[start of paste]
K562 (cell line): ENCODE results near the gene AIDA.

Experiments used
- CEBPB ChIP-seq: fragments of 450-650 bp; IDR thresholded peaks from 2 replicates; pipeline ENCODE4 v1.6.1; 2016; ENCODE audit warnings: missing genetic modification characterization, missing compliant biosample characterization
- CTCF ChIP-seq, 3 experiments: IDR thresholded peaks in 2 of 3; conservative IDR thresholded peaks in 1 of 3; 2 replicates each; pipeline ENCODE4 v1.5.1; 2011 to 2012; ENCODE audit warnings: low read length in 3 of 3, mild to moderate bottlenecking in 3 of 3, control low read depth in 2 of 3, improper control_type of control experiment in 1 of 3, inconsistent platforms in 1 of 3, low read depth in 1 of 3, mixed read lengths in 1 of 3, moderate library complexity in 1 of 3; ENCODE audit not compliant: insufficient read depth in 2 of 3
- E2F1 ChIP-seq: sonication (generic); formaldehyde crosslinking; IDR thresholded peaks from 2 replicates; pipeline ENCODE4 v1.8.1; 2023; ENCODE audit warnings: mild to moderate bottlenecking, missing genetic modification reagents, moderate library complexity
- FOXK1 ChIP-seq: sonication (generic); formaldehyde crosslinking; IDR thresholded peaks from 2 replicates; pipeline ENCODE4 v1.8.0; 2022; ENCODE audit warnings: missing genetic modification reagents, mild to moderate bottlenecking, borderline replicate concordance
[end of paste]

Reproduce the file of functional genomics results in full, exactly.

K562 (cell line): ENCODE results near the gene AIDA.

Experiments used
- CEBPB ChIP-seq: fragments of 450-650 bp; IDR thresholded peaks from 2 replicates; pipeline ENCODE4 v1.6.1; 2016; ENCODE audit warnings: missing genetic modification characterization, missing compliant biosample characterization
- CTCF ChIP-seq, 3 experiments: IDR thresholded peaks in 2 of 3; conservative IDR thresholded peaks in 1 of 3; 2 replicates each; pipeline ENCODE4 v1.5.1; 2011 to 2012; ENCODE audit warnings: low read length in 3 of 3, mild to moderate bottlenecking in 3 of 3, control low read depth in 2 of 3, improper control_type of control experiment in 1 of 3, inconsistent platforms in 1 of 3, low read depth in 1 of 3, mixed read lengths in 1 of 3, moderate library complexity in 1 of 3; ENCODE audit not compliant: insufficient read depth in 2 of 3
- E2F1 ChIP-seq: sonication (generic); formaldehyde crosslinking; IDR thresholded peaks from 2 replicates; pipeline ENCODE4 v1.8.1; 2023; ENCODE audit warnings: mild to moderate bottlenecking, missing genetic modification reagents, moderate library complexity
- FOXK1 ChIP-seq: sonication (generic); formaldehyde crosslinking; IDR thresholded peaks from 2 replicates; pipeline ENCODE4 v1.8.0; 2022; ENCODE audit warnings: missing genetic modification reagents, mild to moderate bottlenecking, borderline replicate concordance